John "By Stargoose And Hanglands" said...

It does seem that ever since Mr Fish wrote himself into the annals of over-optimistic forecasting that no one dares to make such a mistake again and even that cheeky Tomasz Schafernaker now seems as doom-laden as Huw Edwards announcing that Wales have lost at rugby. Lets hope I'm right and they're wrong anyway!

Barbara Womack said...

Goodness! That does sound bad.
I'm in agreement with you about naming the storms. It seems that the forecasters blow everything out of proportion (if things are like they are here in the States). It's as if they want to see disaster and mayhem.
However, I will be praying for safety for all those in the path of the storm.

Simon Douglas Thompson said...

I'd like to hunker down, but I need to be active too! Got to try and get a 20 mile run in as my final training run of injury hampered marathon training! Will get tea on the go and read when I'm not outside though.

angryparsnip said...

Sounds like inside weather, with a fire.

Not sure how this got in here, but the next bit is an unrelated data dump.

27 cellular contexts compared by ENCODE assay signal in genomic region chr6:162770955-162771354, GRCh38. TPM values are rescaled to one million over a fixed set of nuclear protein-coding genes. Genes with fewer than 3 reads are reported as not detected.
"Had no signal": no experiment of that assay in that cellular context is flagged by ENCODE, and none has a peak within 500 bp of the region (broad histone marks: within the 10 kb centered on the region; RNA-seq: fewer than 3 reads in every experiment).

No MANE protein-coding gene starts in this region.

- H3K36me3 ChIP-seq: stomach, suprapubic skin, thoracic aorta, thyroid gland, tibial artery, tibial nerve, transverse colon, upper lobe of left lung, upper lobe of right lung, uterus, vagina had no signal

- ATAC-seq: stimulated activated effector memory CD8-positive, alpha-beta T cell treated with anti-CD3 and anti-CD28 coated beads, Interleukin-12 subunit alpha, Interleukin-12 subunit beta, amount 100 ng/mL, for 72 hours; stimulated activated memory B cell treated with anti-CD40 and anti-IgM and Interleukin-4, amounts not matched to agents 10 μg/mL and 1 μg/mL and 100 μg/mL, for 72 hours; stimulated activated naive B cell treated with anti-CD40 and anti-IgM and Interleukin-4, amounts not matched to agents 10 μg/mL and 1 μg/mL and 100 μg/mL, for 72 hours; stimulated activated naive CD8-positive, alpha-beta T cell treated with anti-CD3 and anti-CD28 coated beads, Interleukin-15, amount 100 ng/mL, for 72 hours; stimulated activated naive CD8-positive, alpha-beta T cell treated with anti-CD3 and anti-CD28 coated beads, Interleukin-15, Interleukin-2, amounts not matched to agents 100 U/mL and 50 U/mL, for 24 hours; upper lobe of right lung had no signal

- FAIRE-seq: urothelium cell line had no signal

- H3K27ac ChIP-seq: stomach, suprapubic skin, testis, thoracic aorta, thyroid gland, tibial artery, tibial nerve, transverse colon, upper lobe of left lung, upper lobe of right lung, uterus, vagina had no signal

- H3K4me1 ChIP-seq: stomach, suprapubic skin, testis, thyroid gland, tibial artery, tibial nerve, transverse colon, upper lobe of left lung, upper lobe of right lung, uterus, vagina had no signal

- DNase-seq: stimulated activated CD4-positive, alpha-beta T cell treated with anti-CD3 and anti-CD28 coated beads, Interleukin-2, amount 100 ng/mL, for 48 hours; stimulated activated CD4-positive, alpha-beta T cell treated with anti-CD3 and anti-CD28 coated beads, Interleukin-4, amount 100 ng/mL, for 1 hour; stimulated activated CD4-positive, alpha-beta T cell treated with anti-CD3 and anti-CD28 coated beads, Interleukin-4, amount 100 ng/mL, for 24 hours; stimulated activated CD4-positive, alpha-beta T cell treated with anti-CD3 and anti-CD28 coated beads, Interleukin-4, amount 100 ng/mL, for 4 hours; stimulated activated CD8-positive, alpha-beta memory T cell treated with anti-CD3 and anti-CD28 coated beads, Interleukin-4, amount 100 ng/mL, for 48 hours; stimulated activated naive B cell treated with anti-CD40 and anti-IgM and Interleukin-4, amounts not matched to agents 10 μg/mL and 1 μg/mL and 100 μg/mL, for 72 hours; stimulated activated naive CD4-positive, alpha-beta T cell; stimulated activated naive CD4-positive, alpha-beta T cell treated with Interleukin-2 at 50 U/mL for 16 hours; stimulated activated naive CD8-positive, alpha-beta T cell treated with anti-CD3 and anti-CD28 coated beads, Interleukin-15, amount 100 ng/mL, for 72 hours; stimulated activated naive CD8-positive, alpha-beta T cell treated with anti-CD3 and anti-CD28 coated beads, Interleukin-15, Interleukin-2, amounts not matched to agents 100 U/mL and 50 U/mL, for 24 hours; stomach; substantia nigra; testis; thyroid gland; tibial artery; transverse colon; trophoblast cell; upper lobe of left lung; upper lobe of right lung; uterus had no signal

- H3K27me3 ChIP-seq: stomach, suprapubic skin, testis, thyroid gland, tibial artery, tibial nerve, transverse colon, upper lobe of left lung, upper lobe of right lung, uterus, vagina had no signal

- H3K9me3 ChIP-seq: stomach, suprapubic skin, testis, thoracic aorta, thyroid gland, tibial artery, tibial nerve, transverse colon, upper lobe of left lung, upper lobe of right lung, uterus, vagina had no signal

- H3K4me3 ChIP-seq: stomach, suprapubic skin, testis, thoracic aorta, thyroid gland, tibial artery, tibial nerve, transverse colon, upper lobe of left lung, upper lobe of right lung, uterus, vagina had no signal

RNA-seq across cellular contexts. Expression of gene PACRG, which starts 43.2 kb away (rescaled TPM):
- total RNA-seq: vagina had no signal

We are having a strange fall, cold evening more like what we have in January.
And possible rain this weekend ? so strange.

cheers, parsnip

Gwil W said...

Had a 12 mile run this morning in the Vienna Woods. Bit of a breeze but no rain thankfully. The Abigail cloud looks impressive on the satellite photos. Whenever I hear these weather stories I can't help thinking of poor Michael Fish and the lady from wherever it was and the great storm.

Bovey Belle said...

I love your header photo. The forecast does sound dire for you folks up North and in Scotland. We had a hooley of a wind around teatime and heavy rain but it's eased right off now so I guess it's travelling northwards. Keep safe, and I hope that the flooding isn't too awful, although 6" of rain in such a short space of time bodes ill . . .

I know they have a tendency to "talk things up" rather these days - "gusts of up to 50 mph may be expected." That doesn't seem too bad to me. Yet the 90 mph they are predicting for Scotland IS bad.

We're off to Brecon and Hay tomorrow, so I shall report back.

John Gray said...

Pat
I want to have a storm called fanny
Wouldnt that be great

Dawn McHugh said...

this afternoon it got really wild, now its calm again, we have a weather warning tomorrow, as long as trees dont come down before hubby gets home I dont mind

Mac n' Janet said...

Hope the storm doesn't turn out to be too bad. They've even started naming our winter storms over here, seems weird.